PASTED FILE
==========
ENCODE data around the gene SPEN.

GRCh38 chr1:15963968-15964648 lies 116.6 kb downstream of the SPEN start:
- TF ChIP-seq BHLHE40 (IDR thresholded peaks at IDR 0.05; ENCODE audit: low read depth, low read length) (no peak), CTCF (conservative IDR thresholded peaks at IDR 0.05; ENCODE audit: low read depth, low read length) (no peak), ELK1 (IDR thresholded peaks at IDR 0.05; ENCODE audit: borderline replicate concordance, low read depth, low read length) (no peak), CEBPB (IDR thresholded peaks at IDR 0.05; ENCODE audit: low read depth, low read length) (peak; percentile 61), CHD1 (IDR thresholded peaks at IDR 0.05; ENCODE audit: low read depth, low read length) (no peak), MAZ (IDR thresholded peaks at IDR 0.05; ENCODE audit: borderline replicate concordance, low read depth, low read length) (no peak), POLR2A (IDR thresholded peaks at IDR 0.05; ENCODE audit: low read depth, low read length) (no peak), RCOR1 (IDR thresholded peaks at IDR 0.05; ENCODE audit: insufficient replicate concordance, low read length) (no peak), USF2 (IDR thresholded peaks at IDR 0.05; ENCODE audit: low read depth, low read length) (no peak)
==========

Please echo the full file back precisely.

ENCODE data around the gene SPEN.

GRCh38 chr1:15963968-15964648 lies 116.6 kb downstream of the SPEN start:
- TF ChIP-seq BHLHE40 (IDR thresholded peaks at IDR 0.05; ENCODE audit: low read depth, low read length) (no peak), CTCF (conservative IDR thresholded peaks at IDR 0.05; ENCODE audit: low read depth, low read length) (no peak), ELK1 (IDR thresholded peaks at IDR 0.05; ENCODE audit: borderline replicate concordance, low read depth, low read length) (no peak), CEBPB (IDR thresholded peaks at IDR 0.05; ENCODE audit: low read depth, low read length) (peak; percentile 61), CHD1 (IDR thresholded peaks at IDR 0.05; ENCODE audit: low read depth, low read length) (no peak), MAZ (IDR thresholded peaks at IDR 0.05; ENCODE audit: borderline replicate concordance, low read depth, low read length) (no peak), POLR2A (IDR thresholded peaks at IDR 0.05; ENCODE audit: low read depth, low read length) (no peak), RCOR1 (IDR thresholded peaks at IDR 0.05; ENCODE audit: insufficient replicate concordance, low read length) (no peak), USF2 (IDR thresholded peaks at IDR 0.05; ENCODE audit: low read depth, low read length) (no peak)